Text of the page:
UOW welcomes third intake of Ramsay Scholars

Feb 21, 2022 | Announcements

Sydney, 21 February 2022: The University of Wollongong (UOW) has officially welcomed 30 high-achieving students who have been named as UOW Ramsay Scholarship recipients for 2022.

The 2022 UOW Ramsay Scholars were welcomed at a reception on the UOW campus by Chancellor Christine McLoughlin AM, Vice-Chancellor Professor Patricia M. Davidson, and several university executives. The event was also attended by Ramsay Centre CEO Professor Simon Haines, and three members of the Ramsay Centre Board, Professor Ann Brewer, Dr Michael Easson AM and Peter Evans.

This is the third cohort of UOW Ramsay Scholars. Thanks to a partnership agreement between the Ramsay Centre and UOW, the scholars are supported to complete UOW’s Bachelor of Arts in Western Civilisation degree, through scholarships worth up to $30,000 p.a. for up to five years. The scholars are taught in small class groups and receive academic mentoring.

The scholars are selected based on their academic achievement and leadership qualities, as well as passion to study western civilisation. Like past years, they come from a variety of areas across NSW and Australia.

Billed as a course for the ‘intellectually fearless’, UOW’s Bachelor of Arts in Western Civilisation is designed to help students discover the enduring insights of the greatest thinkers, poets and artists of Western civilisation’ and ‘become part of a conversation about ideas that have changed the world as we know it’.

UOW Chancellor Christine McLoughlin said students undertaking the popular BA in Western Civilisation degree were among the highest performing and most satisfied of students enrolled in any course across the university. She noted there was a 30 per cent increase in applications this year, with students saying they were attracted to the program because they loved the subject matter and because they ‘…could find nothing else quite like it anywhere in Australia.’

“We are very very appreciative of the strong partnership with the Ramsay Centre which has seen a major investment in the humanities and the arts at UOW,” Ms McLoughlin said.

Ramsay Centre CEO Professor Simon Haines acknowledged the extraordinary generosity of the late Paul Ramsay AO, founder of Ramsay Healthcare, who left a large part of his endowment to foster the study of ‘the great formative works and institutions of our civilisation’, making the special partnership with UOW possible.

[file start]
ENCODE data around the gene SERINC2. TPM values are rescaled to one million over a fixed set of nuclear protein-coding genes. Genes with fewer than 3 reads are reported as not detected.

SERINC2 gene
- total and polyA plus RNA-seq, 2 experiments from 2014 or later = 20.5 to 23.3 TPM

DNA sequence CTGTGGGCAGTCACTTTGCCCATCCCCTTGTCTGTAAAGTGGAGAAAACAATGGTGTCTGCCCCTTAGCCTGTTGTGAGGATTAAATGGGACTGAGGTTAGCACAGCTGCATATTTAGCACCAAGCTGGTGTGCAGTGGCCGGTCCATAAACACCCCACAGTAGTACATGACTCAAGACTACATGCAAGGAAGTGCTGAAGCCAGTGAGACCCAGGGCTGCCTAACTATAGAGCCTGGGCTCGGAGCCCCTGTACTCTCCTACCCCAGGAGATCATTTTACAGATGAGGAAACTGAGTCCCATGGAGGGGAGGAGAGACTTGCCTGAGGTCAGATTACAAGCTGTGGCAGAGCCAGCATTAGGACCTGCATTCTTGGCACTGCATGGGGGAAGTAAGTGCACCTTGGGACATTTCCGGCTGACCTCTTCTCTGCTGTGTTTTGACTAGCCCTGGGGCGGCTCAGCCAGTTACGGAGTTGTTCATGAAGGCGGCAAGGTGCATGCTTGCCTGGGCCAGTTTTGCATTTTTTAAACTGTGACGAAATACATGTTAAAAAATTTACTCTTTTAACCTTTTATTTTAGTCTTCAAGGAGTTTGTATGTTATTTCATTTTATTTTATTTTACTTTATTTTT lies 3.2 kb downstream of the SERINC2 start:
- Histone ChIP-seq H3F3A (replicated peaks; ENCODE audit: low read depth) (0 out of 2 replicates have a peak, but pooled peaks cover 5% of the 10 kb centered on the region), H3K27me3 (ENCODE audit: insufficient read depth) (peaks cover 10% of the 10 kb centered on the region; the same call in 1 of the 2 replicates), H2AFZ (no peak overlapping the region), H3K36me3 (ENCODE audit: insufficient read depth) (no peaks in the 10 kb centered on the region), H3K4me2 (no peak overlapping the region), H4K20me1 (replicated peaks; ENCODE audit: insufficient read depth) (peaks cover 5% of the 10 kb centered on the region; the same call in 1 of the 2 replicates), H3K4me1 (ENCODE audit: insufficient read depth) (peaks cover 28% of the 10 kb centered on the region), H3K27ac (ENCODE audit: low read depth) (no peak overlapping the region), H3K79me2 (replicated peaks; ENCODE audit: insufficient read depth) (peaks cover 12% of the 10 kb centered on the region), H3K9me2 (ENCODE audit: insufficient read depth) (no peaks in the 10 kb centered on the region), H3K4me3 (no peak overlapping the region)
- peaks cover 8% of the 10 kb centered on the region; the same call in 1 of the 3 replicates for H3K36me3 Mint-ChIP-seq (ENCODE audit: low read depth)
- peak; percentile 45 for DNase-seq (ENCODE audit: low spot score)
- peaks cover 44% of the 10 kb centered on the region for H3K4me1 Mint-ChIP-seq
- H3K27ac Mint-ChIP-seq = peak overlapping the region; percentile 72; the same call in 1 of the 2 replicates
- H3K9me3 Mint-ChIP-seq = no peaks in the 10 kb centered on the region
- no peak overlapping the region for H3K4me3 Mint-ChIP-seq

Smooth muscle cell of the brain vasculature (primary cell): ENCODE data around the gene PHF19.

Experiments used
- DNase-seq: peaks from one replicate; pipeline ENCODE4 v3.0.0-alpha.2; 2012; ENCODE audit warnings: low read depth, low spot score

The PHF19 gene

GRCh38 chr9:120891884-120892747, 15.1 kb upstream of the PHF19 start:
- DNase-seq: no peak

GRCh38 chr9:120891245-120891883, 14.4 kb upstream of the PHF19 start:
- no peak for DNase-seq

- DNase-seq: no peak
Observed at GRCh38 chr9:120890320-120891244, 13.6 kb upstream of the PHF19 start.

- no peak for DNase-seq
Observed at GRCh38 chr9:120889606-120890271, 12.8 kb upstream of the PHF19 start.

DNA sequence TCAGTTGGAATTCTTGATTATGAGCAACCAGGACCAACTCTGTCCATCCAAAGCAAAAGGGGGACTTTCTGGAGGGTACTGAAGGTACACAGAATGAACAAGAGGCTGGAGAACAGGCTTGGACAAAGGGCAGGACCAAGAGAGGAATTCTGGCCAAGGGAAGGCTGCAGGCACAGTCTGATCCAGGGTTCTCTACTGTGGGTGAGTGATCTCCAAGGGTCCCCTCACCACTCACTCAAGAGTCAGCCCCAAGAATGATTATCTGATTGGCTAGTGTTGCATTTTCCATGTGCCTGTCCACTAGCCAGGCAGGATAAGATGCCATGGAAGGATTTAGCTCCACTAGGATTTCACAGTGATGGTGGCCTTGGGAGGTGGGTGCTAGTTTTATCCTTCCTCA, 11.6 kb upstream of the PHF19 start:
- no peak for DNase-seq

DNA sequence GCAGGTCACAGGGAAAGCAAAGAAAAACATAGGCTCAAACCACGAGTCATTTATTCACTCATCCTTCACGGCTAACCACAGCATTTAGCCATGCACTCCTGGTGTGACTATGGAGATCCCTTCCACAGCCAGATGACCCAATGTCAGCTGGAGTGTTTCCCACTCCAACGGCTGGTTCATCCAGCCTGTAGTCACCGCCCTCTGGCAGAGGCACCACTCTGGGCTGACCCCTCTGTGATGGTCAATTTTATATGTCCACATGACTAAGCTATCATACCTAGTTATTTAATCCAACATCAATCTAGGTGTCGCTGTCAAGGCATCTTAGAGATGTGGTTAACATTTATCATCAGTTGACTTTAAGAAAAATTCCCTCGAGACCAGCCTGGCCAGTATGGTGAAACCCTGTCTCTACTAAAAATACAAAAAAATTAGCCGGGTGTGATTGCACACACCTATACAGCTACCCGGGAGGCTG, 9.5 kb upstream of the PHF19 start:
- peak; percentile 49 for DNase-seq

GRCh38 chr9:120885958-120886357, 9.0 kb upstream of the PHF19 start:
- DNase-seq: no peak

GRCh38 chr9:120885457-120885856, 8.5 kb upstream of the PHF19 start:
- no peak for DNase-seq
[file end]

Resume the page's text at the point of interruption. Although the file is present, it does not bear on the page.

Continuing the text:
He also praised the UOW School of Liberal Arts for its tremendous support of the students in the difficult teaching circumstances of the past two years, enabling their continued high performance.

Specifically addressing the incoming students, Professor Haines said the degree presented a rare study opportunity, offered at only a handful of places in the world including the Centre’s other partner universities, and was well suited to the times.

“This model of a liberal arts course is unique in this country: an exposure in small groups to multiple modes or styles of thought, conceptual, imaginative and historical, all within one degree, inside a modern research university,” Professor Haines said.

“In these turbulent times – a global pandemic, anxieties about the condition of the planet, and various geo-strategic conflicts threatening to break out – it would be natural for young people to ask why do old books matter, what does reading matter?

“Well, what is needed to deal with these wicked challenges, both from individuals and societies, and especially from our leaders, is not various kinds of panic, which appears to be the default human response, especially in an age of social-media driven emotions, but clear and well-articulated and deeply rooted (‘disinterested’) thought about complex human phenomena – just the kind of thought this course is designed and intended to bring out of you, literally what the word ‘education’ means.”   

In a vote of thanks, 2021 UOW Ramsay Scholar Miah Nottage said she remembered reading the course handout and being ‘…blown away by the depth and breadth of the degree’. She said one of the first topics in the course was “the magic of Ancient Greek mythology”.

“Homer’s The Iliad and The Odyssey reinforced the creative imagination within all of us,” she said.

“Not only that, the stories raised many important ethical questions about heroism and power. Throughout discussions in seminars and tutorials, I was challenged by the different perspectives offered by my peers on the topic of who should be commended as a hero in society today. By thinking critically and engaging with the thoughts from those around me, my mindset was broadened, and I obtained a more considered understanding of heroism. I believe that these types of conversations make a difference on how the next generation of leaders and thinkers will rise up in different professions. This is just one of many examples of how the degree offers a sense of inspiration to learn from the past, be critical of the present and strive to be better in the future.”

“I am one year into this degree, and I can certainly say that this course is exceptional in every way.”

The Ramsay Centre and UOW entered a partnership in 2019. Worth approximately $50 million over eight years, the partnership enables UOW to offer at least 150 undergraduate scholarships over that period and to hire world-class educators to teach its Western civilisation program.

Media contact: Sarah Switzer 0407 816 098/ sarah.switzer@ramsaycentre.org

For more information on the centre please visit our website: www.ramsaycentre.org